Goodwin Trust and Hull City Council


  • Goodwin Trust is a development Trust based in central Hull which has secured Registered Provider status with Homes England. In 2016 it completed its first affordable housing scheme on the Thornton estate, providing 5 x modular built 3-bedroom family houses built to Code 5/passivhaus standards 
  • Working in partnership with Hull City Council’s Housing Department, Goodwin subsequently bid successfully to the Homes and Communities Agency (now Homes England) for further funding to develop an additional 41 affordable homes. The Council agreed to provide land for the development and took up nomination rights for tenants
  • The Grant from the HCA was £2 million, leaving a £2.2million funding gap in what was a £5 million project. It was proposed that Hull could contribute to the overall financial package by providing the shortfall as a fully repayable loan to Goodwin.  The financial risk was rated as “low” since, subject to the proposed affordable interest rate, the loan could be readily repaid from rental income and was secured against the asset.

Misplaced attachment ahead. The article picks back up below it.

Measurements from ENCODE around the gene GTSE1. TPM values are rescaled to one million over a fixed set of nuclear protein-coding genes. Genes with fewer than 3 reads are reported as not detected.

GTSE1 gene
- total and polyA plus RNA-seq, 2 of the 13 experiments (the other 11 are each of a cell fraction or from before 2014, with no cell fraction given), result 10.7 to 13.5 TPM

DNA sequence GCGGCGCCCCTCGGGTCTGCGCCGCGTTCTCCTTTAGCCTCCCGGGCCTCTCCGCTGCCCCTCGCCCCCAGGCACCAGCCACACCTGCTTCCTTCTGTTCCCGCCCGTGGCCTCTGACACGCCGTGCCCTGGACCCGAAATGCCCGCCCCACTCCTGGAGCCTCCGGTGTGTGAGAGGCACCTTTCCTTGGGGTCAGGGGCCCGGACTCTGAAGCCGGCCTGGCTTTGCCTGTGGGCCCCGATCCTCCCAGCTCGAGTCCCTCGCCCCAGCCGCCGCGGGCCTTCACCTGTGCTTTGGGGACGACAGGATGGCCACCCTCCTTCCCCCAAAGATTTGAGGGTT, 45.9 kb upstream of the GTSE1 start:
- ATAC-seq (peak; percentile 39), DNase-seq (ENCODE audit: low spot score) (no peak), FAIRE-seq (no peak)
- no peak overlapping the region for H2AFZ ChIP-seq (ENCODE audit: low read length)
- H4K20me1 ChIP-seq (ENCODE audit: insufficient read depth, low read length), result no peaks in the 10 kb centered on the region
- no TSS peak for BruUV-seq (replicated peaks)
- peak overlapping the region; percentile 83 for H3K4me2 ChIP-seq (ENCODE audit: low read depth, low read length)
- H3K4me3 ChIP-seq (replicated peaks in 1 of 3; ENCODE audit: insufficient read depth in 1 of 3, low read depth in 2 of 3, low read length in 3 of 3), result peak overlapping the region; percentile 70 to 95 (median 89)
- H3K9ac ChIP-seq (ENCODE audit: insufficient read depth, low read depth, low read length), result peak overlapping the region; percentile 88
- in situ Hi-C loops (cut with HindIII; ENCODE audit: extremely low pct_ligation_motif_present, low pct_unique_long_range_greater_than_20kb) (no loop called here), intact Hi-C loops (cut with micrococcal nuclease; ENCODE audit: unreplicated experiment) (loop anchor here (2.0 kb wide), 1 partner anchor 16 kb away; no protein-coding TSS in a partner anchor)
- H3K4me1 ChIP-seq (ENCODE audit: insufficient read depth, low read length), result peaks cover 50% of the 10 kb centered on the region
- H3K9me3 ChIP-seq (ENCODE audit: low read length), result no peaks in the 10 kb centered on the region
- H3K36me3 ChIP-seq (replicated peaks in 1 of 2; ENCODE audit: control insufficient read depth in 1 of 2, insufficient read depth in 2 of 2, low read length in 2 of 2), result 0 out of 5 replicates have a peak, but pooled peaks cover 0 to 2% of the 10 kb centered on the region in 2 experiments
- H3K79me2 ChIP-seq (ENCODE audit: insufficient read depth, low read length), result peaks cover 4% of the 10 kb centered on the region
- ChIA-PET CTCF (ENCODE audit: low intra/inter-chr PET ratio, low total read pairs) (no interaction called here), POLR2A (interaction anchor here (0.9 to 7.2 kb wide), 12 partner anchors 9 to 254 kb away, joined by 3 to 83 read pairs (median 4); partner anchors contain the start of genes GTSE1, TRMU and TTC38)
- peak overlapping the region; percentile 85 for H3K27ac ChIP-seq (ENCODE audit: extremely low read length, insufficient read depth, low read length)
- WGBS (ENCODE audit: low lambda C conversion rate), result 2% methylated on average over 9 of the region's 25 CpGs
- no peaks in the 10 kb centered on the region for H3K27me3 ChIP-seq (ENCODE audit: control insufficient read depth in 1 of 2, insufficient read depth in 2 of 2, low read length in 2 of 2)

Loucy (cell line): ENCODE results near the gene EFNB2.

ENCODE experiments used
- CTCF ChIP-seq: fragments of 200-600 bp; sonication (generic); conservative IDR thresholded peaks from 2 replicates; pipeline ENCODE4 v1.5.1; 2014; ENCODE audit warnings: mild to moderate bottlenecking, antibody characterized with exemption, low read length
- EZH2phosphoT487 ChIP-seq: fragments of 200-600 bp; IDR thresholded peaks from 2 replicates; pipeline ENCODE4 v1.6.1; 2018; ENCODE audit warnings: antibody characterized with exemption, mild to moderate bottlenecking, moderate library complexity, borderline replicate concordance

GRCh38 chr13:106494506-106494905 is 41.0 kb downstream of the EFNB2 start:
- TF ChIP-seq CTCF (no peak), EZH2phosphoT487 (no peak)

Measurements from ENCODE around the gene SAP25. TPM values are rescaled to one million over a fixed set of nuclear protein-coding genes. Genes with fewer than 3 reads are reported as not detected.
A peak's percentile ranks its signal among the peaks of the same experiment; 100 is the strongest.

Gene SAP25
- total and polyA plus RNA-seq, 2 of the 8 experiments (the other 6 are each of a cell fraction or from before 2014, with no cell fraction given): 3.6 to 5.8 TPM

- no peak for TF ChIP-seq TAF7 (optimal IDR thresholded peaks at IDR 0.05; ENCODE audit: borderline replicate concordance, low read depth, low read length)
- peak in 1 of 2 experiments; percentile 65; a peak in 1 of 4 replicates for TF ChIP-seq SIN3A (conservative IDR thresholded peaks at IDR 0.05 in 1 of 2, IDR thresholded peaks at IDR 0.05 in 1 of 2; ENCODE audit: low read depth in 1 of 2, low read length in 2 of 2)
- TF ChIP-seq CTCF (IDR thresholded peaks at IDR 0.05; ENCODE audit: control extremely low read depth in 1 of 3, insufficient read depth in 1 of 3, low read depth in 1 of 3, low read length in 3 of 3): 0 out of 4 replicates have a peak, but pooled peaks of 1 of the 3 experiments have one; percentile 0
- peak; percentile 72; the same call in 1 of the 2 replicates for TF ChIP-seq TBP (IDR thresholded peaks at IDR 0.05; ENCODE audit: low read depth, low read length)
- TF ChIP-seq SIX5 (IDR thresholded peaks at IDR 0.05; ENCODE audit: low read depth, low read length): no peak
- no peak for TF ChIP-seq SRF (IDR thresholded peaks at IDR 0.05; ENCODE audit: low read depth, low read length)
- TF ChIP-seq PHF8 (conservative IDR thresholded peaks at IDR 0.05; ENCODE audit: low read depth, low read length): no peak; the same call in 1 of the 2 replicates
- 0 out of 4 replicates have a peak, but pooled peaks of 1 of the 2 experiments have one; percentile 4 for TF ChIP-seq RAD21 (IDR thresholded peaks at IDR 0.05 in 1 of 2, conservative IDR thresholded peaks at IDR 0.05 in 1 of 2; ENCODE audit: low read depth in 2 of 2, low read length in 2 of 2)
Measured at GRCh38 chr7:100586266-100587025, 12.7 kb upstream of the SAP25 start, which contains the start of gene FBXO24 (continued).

• Using its power to borrow under the Prudential Code, Hull City Council has committed to lend Goodwin up to £3 million, subject to key milestones in the development programme being achieved. The interest rate was set at 0.75% above the rate at which the Council could borrow (at the time 2.75%) and fixed for 30 years, having been judged to have no adverse impact on the Council’s revenue budget and its Medium Term Financial Plan (MTFP). During the course of the loan Goodwin have the facility to re-finance the project and repay the loan at any time without penalty. 
  • The City Council considered that they avoided contravening any State Aid rules by making the loan on what they deemed be “normal market conditions” to an organisation otherwise unable to access appropriate borrowing

A more extensive case study of Hull City Council’s support for CLH can be found here.

A more general overview of capital funding through local authorities in England can be found here.  


Published in March 2018